Books Read in March: 14
Books Read for the Year: 40 /150
Topical Books/Monthly Goal Books:
The Good Earth, by Pearl S. Buck (classic). This was kind of a “meh” read for me. I likee reading about the culture, but I just could not care about the characters.
Go: A Coming of Age Novel, by Kazuki Kaneshiro and Takimi Nieda (cultural). I enjoyed this, well, as the title says, coming-of-age novel, set in Japan and exploring the conflict about being raised Korean in a Japanese society, embracing your identity, and honesty.
God is Able, by Priscilla Shirer (spiritual). Excellent read.
Wreck My Life, by Mo Isom (spiritual book). I reviewed Isom’s most recent book last month, and decided I had to read her first book immediately. She writes with an honesty and openness that is truly moving.
Southern Discomfort, by Caroline Fardig. The first in a lovely cozy mystery series + Southern fiction (one of my loves). When Quinn’s best friend Drew’s brother is found murdered and Drew and Quinn herself fall under police suspicion, they decide to find a better suspect for the police. Quinn’s just not sure how her ability to be polite in all circumstances–Southern to her core–will come in handy. This was a great read!
In Search of Us, by Ava Dellaira. This is about Angie, a 17-year-old biracial girl who never knew the father her mother said is dead. But when Angie finds out she has an uncle, who her mother said was also dead, Angie starts to doubt everything her mother has told her. This is also the story of Angie’s mom, Marilyn, who fell in love at age 17 with James, someone who encouraged her to live her own life, not the life her mother wanted her to. This book is wonderful, yet sad.
The Heart Between Us, by Lindsay Harrel. Megan spent her entire childhood wishing for a new heart, while her twin sister, Crystal, got to do everything. Now, three years after a heart transplant, Megan sets out to complete the bucket list of her heart donor, and takes Crystal with her, as the two struggle to heal their fractured relationship, as well as trying to sort out their own lives. A lovely, uplifting book!
In Sight of Stars, by Gae Polisner. Klee lost his world when he lost his father. Now he’s living in the suburbs with his mom when he loses control and ends up in a mental facility. To recover, he must learn the truth about his father, his mother, and his whole life. Loved this!
Rosie Colored Glasses, by Brianna Wolfson. Another read about mental illness, told from a child’s perspective. I found the adults in this book to be a bit unbelievable, with the way they completely ignored 11-year-old Willow and her struggles with her mother’s manic-depressive life.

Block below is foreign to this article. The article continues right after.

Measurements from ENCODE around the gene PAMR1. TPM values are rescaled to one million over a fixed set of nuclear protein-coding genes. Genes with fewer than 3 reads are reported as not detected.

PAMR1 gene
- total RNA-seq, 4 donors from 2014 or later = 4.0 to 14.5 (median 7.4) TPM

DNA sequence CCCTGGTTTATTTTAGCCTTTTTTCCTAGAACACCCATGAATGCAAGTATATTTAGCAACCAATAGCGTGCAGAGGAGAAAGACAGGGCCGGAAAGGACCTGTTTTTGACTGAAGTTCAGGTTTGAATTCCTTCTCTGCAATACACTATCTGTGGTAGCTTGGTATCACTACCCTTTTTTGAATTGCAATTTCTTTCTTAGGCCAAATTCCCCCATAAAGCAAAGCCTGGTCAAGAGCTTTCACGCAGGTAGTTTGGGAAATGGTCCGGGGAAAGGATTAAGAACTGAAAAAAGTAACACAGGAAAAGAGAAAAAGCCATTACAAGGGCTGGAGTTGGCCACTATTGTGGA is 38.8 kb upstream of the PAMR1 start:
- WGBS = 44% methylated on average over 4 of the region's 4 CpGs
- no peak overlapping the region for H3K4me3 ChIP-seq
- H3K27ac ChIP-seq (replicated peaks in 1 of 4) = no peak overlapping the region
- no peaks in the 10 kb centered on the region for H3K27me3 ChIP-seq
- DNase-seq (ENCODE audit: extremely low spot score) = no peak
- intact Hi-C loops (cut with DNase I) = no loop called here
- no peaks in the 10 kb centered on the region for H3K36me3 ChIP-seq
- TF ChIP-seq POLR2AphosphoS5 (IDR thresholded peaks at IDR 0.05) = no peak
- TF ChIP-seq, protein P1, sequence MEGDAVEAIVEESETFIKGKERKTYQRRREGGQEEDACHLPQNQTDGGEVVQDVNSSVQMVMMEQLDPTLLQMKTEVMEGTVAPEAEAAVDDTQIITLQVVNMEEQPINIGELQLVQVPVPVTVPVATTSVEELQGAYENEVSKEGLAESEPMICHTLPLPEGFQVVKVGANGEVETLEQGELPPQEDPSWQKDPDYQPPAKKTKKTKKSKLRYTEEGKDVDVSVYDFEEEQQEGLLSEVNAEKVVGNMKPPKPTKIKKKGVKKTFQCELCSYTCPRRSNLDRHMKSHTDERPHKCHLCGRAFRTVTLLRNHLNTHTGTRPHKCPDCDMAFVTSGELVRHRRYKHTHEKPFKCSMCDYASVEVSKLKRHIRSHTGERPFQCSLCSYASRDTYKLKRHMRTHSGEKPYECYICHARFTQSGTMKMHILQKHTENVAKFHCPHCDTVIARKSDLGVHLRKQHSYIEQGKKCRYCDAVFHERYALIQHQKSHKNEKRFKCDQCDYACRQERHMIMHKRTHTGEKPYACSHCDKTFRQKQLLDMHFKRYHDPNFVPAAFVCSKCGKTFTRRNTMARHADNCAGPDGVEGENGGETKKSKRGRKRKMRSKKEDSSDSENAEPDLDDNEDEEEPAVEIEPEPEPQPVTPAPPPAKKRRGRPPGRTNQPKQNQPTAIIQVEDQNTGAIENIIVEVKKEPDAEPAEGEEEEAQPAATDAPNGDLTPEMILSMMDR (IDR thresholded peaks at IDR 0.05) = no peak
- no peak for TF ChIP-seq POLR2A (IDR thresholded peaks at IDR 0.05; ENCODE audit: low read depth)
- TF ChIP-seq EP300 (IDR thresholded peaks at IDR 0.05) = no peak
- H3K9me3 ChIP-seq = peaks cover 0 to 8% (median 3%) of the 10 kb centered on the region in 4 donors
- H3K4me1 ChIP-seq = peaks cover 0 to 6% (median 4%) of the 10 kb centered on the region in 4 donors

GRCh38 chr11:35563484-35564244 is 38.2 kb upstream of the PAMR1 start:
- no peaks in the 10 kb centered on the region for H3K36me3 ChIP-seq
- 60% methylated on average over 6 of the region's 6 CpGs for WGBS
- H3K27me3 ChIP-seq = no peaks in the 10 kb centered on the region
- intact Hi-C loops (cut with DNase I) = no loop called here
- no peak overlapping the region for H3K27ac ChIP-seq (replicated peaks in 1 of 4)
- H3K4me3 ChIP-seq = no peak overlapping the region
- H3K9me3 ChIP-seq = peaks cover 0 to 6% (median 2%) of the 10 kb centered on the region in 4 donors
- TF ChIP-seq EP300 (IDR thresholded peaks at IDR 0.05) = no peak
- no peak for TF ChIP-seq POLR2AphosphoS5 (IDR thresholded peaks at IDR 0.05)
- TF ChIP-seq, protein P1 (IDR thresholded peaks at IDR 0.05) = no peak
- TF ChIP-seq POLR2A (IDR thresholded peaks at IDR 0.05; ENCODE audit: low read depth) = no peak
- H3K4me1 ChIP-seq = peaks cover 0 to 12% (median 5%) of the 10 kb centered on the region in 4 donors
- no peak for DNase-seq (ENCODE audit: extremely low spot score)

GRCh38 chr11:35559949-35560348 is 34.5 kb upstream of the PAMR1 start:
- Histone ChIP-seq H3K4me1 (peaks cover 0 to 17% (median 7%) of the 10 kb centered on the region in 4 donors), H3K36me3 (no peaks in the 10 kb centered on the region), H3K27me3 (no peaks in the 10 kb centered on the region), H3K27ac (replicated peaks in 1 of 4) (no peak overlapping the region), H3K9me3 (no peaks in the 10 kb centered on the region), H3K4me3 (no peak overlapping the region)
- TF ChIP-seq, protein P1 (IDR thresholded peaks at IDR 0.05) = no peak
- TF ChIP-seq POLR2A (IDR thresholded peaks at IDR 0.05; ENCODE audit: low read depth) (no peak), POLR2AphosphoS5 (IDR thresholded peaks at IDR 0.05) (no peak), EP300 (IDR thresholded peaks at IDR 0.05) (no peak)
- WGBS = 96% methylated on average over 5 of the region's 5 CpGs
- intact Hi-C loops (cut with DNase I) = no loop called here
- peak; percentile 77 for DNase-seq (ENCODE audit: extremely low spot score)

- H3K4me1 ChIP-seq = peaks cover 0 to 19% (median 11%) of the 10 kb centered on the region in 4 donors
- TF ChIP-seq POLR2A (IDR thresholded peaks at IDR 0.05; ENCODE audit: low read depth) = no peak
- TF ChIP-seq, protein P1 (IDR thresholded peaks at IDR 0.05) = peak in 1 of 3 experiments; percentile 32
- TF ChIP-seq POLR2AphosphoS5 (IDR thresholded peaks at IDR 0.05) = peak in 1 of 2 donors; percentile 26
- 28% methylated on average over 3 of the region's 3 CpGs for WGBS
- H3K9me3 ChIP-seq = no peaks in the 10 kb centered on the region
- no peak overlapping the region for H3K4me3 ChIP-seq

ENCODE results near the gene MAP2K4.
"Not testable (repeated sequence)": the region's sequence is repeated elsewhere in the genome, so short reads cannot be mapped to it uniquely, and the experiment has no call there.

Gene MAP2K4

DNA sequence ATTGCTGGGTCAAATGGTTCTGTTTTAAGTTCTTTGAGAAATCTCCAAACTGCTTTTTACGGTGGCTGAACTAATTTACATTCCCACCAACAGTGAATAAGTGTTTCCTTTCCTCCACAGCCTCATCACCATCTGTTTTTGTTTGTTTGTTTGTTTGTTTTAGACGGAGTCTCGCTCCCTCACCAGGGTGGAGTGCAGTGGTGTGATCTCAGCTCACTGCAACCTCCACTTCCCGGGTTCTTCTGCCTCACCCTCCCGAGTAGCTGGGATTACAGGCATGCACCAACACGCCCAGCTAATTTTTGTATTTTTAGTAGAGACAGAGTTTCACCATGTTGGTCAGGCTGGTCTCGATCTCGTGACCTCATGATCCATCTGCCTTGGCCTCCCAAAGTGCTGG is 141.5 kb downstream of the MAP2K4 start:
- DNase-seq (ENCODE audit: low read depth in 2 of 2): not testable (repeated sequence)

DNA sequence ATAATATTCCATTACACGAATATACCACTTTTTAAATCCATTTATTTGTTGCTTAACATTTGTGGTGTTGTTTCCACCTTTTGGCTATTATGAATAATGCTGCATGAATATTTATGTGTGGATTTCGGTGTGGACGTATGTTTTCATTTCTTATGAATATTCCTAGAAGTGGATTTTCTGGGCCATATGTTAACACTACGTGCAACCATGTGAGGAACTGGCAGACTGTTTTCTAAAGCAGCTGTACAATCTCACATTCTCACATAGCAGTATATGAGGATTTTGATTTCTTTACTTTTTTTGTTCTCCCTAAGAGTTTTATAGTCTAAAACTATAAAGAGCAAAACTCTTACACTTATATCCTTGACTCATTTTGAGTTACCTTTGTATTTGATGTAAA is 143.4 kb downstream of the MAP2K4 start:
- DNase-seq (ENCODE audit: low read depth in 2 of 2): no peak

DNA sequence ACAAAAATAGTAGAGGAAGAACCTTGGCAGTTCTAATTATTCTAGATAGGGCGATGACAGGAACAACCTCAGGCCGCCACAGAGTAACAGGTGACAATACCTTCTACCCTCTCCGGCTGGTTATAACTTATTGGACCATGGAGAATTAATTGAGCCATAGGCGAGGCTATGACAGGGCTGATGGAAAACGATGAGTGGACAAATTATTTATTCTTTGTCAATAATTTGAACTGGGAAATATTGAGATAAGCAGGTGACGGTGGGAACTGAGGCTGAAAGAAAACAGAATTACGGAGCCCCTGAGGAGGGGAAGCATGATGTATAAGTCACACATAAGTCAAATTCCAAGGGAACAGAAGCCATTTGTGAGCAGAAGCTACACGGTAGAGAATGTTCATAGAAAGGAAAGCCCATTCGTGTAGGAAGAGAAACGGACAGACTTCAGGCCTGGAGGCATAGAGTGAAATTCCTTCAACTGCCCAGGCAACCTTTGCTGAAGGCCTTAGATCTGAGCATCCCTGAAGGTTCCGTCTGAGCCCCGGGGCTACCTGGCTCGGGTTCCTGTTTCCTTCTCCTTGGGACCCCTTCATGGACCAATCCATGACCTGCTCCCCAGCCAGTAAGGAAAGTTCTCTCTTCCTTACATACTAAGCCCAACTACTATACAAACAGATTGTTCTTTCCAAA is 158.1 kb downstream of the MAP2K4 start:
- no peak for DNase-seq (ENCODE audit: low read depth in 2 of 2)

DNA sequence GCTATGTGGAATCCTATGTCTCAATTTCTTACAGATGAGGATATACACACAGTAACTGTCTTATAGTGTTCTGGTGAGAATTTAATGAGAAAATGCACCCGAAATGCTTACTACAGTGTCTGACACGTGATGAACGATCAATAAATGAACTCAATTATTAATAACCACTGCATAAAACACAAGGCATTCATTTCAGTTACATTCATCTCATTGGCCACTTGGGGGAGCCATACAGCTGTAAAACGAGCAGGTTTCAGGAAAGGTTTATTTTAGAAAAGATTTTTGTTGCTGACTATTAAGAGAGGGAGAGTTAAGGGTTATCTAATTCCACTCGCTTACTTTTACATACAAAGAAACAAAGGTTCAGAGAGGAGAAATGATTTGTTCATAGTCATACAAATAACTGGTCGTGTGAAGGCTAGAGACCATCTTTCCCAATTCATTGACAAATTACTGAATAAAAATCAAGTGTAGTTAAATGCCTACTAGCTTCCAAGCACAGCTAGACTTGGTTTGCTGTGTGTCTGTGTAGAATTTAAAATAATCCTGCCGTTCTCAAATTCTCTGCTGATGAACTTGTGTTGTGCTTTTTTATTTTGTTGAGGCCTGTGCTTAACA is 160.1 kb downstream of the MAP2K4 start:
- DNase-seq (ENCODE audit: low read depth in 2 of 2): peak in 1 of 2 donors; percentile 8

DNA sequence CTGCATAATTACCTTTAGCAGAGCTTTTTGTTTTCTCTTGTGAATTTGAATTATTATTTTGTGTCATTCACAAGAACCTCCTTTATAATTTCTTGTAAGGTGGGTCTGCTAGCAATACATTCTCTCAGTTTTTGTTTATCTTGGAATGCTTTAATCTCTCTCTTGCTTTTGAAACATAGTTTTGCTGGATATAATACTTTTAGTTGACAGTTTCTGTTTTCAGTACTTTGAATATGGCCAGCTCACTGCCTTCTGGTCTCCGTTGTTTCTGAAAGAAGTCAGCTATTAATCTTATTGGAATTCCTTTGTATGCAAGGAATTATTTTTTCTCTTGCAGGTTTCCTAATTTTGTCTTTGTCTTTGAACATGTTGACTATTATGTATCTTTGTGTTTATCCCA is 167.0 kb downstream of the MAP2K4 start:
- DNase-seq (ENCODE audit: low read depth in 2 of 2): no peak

Paris by the Book, by Liam Callanan. (review forthcoming) Leah Eady’s husband vanished, leaving her with their two daughters. Not knowing what happened, but chasing down clues her husband left—maybe, possibly—Leah goes to Paris and starts a new life in the bookstore her husband wrote about. But she sees his everywhere in her mind, and her daughters want to know when their dad is coming back. I am ambivalent about this book. Solid, evocative writing, but I just don’t get the characters and their motivations. Strong does of denial here as well.
Hurricane Season, by Lauren K. Denton. (review forthcoming) Two sisters, both intent on chasing their dreams, have trouble dealing with their pasts to embrace their futures—while a hurricane looms. I enjoyed this book a lot. The sisters’ relationship is so well-done!
Everlife, by Gena Showalter. This is the third book in the Everlife series, and I loved it! I love the idea of this series, which is, in many ways, biblical. Ten is an amazing character (and I love her blue hair), and the choices and hardships she faces are overwhelming. Fantastic writing and characterization as always from Showalter, and a unique setting and plot to back it up.
The Flight Attendant, by Chris Bohjalina. Made it about 15% though this novel about a flight attendant who wakes up beside the murdered body of her one night stand. Unlikable characters are one thing I can’t deal with, and Cassandra was so willfully self-destructive I couldn’t take any more.
Indecent, by Corinne Sullivan. Unsympathetic main character. Why are you doing this crazy thing?
Strangers, by David Alexander Robertson. I liked the difference in protagonist and setting, but the author was playing his cards a little too close to his vest: if I don’t have any idea what the big secret from the past is, the characters’ actions now make no sense.
A Guide for Murdered Children, by Sarah Sparrow. I read quite a bit of this, but realized I had NO idea what was going on, so I stopped.
Protogenesis, by Alysia Helming. Again, I had no idea what was going on, and the character just wasn’t believable enough to pull that off.
Linking up with Modern Mrs. Darcy for QuickLit.